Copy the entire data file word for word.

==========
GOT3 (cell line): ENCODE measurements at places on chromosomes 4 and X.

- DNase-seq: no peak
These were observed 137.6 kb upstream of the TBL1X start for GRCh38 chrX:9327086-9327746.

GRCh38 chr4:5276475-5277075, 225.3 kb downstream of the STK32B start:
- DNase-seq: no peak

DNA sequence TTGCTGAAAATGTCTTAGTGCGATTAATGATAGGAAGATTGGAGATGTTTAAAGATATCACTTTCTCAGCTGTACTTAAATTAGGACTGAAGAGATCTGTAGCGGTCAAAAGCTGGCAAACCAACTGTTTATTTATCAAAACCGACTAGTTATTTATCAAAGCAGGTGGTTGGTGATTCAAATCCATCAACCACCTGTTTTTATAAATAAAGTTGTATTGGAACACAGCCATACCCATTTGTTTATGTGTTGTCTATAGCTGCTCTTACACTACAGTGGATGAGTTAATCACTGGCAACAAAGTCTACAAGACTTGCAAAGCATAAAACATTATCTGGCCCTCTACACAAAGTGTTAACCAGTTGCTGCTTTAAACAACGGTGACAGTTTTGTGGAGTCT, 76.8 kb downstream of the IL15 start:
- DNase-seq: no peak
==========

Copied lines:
GOT3 (cell line): ENCODE measurements at places on chromosomes 4 and X.

- DNase-seq: no peak
These were observed 137.6 kb upstream of the TBL1X start for GRCh38 chrX:9327086-9327746.

GRCh38 chr4:5276475-5277075, 225.3 kb downstream of the STK32B start:
- DNase-seq: no peak

DNA sequence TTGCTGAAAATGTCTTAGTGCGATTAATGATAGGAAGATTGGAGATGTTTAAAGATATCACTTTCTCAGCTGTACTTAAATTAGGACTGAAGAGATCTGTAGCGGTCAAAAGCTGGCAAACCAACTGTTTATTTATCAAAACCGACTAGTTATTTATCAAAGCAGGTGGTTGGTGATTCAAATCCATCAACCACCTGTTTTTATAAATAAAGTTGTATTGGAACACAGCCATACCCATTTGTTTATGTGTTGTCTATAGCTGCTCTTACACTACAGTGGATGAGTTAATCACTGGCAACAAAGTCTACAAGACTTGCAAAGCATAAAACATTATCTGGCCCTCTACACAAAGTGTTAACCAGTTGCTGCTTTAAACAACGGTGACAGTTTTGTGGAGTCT, 76.8 kb downstream of the IL15 start:
- DNase-seq: no peak